"We Must Act Now on Assisted Suicide Bill"

Political Consultant Calls for Immediate Action to Stop UK Legislation Threat

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It’s been an active few weeks for the assisted suicide campaign with a recent debate in the House of Lords and the media trumpeting the news that the Minster for Care and Support, Norman Lamb MP, would support a change in the law if Lord Falconer’s Assisted Suicide Bill came to the Commons.

The debate allowed the pro-assisted suicide squad to test the strength of their opponents in advance of the Second Reading of the Bill, the first major debate in the House of Lords. No date for that Reading has yet to be announced but as The House of Lords seldom votes against a Bill at Second Reading, it is highly likely it will make progress beyond that stage.

Those who watched the debate will have seen that proponents of assisted suicide got more than they bargained for.  Disabled Baronesses Tanni Grey-Thompson and Jane Campbell powerfully reminded Lord Falconer and his supporters that relaxing the law would threaten the vulnerable, especially those who felt a burden on society as those who are less able-bodied sometimes do.

Frustrated by this, pro-assisted suicide campaigners Lord Warner and Baroness Murphy resorted to rudeness. First, Baroness Murphy, an able-bodied Tory peer, patronised Lady Grey-Thompson who has spina bifida and Lady Campbell who has spinal muscular atrophy with a lecture on the difference between those who are terminally ill, and those who have chronic disabilities, as if from their wheelchairs they needed to be taught. Then, Lord Warner then made it worse by likening opponents of assisted suicide to those who complain about abortion, tarring them all as “residents of a civil society Jurassic Park”.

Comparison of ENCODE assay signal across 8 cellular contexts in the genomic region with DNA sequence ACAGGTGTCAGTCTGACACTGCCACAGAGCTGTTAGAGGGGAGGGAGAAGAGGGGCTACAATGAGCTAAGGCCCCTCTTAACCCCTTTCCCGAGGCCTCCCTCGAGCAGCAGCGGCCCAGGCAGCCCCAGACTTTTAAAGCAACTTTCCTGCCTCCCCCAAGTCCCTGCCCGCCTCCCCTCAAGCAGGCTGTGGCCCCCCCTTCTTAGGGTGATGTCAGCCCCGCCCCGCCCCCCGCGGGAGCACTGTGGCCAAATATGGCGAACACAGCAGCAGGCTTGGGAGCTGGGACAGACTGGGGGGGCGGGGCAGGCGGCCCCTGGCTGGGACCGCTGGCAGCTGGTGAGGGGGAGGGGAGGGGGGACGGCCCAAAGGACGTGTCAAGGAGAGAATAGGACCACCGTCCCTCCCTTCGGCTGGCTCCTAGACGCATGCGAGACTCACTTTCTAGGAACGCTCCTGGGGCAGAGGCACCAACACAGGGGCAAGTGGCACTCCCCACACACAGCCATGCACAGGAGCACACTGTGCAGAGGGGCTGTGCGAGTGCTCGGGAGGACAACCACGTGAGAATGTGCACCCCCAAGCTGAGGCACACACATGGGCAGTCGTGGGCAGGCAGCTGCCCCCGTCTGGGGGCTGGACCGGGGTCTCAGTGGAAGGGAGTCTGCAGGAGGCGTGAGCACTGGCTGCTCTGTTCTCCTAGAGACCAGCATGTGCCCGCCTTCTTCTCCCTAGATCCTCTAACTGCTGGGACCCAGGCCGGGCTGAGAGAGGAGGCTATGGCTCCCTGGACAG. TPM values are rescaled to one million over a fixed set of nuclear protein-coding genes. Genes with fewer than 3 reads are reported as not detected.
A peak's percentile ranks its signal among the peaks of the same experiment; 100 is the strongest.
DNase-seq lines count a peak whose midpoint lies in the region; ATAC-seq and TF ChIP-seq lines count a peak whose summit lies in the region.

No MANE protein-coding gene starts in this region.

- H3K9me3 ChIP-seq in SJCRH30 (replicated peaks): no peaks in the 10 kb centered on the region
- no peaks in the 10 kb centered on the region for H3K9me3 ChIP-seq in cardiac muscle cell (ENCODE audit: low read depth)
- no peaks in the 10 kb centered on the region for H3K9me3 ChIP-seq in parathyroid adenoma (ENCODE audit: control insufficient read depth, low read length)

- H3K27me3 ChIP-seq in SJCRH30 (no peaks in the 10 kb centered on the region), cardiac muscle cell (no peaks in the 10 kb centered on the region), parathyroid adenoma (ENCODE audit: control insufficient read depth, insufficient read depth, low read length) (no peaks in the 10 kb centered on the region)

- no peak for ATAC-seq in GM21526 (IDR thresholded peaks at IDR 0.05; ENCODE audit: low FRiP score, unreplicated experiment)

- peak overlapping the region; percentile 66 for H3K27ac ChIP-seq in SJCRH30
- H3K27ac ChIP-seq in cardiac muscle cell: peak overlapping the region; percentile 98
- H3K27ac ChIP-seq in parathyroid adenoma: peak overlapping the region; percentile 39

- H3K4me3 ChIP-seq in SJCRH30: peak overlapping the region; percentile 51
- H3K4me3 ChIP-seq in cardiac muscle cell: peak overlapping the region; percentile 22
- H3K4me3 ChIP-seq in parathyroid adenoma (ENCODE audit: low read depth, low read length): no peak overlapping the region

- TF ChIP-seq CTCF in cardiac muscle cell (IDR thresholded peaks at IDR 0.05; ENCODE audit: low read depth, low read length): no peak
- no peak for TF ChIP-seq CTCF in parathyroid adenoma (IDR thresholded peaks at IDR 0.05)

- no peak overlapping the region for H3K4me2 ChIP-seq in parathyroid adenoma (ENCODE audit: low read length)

None of our side had mentioned abortion, but the comparison was apt. The debates during the Abortion Act in 1966 make clear that the law was supposed to relate to hard cases. In practice we have abortion on demand. If Lord Warner – one of the chief supporters of a liberalisation of the law – sees a parallel between Assisted Suicide legislation and the Abortion Act, then it casts serious doubt on the credibility of Lord Falconer and others who say that this would not be the beginning of a slippery slope. Indeed, the “protections” in Falconer’s proposed Bill mirror precisely those in the Abortion Act and, as this column has exposed recently, are as much use as a chocolate fireguard.

That the assisted suicide squad had to resort to insulting disabled peers shows their intellectual desperation. But, the assisted suicide lobby is well-organised, well-funded and has influential and vociferous parliamentary support.

Supporters of euthanasia (for that is what assisted suicide really is) have been securing parliamentary time frequently, despite the fact that assisted suicide has been debated and voted on numerous times in recent years as well as having been the subject of two dedicated parliamentary Committees in the House of Lords alone. They are persistent and determined. It is quite possible that, were the Bill to make the House of Commons, it would be too late to organise a coordinated response. Our MPs, moved by hard-case stories, could sleep-walk in to voting in favour of a change thinking that was the compassionate thing to do, just as only 29 MPs voted against the Abortion Act at its Second Reading back in 1967.